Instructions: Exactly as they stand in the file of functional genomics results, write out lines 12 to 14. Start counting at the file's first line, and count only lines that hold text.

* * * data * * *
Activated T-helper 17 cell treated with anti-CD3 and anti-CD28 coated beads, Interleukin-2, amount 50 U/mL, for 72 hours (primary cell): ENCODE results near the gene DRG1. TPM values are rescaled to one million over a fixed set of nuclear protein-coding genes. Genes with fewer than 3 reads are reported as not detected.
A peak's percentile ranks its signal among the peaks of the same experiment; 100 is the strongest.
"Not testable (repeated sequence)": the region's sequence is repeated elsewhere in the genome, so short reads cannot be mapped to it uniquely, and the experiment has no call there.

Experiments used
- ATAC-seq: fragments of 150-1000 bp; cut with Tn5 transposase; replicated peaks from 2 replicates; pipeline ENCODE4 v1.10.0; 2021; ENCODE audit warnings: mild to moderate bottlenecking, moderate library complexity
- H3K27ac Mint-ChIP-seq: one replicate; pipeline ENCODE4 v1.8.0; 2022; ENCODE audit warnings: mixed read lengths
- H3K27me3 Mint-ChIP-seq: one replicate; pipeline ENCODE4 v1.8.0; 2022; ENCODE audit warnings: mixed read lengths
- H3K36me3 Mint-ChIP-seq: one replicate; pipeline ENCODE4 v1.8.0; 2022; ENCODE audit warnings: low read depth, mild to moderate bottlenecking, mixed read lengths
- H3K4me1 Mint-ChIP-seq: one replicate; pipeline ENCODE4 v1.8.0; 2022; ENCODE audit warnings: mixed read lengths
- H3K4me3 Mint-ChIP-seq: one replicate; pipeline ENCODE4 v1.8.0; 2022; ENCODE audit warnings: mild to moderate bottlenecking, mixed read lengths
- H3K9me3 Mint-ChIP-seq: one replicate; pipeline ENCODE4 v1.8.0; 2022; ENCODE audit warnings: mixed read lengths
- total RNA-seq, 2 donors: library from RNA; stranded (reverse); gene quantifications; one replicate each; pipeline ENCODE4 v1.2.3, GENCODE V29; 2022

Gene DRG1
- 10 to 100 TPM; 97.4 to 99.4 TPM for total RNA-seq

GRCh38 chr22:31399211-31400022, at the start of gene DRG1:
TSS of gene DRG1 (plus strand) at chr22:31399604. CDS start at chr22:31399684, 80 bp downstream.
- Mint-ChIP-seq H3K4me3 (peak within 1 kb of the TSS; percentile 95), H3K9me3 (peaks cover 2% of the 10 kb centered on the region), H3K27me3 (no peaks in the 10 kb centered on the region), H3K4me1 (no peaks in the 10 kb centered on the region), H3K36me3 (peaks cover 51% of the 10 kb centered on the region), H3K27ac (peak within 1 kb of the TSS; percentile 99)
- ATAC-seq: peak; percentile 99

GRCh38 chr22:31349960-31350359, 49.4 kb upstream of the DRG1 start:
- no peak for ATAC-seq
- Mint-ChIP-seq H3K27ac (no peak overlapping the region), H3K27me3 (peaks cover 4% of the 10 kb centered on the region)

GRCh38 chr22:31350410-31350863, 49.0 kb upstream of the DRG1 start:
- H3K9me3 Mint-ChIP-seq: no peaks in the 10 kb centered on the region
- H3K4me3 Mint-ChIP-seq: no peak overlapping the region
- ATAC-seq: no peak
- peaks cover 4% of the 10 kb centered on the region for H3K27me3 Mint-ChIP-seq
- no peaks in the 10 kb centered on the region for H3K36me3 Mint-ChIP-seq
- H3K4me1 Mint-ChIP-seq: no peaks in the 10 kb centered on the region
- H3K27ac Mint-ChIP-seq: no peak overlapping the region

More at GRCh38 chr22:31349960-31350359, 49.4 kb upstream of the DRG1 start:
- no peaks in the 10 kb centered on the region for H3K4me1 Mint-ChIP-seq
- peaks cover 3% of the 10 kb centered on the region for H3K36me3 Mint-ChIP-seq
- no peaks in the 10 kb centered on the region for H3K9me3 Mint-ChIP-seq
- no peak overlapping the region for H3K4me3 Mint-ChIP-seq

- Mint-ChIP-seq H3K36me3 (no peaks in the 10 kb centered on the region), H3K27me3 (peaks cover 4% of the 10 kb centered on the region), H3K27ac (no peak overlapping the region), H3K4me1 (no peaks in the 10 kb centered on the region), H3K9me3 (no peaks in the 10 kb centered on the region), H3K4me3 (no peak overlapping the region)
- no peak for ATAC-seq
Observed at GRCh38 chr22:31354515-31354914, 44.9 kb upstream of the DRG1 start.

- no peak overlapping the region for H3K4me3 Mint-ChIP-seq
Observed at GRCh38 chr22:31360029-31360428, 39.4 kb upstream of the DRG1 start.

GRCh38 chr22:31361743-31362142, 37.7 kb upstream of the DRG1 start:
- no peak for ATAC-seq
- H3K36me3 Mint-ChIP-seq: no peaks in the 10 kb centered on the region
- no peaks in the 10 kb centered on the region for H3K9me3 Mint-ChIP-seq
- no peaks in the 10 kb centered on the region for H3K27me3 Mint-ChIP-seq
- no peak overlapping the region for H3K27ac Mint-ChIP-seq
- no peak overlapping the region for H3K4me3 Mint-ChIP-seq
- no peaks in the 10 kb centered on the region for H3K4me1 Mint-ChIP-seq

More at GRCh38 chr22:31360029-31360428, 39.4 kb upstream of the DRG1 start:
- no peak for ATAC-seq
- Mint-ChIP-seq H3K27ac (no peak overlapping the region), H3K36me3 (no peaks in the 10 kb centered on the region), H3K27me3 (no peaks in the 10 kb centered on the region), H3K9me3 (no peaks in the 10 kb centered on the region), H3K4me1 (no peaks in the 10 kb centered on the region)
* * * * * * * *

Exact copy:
- total RNA-seq, 2 donors: library from RNA; stranded (reverse); gene quantifications; one replicate each; pipeline ENCODE4 v1.2.3, GENCODE V29; 2022

Gene DRG1
- 10 to 100 TPM; 97.4 to 99.4 TPM for total RNA-seq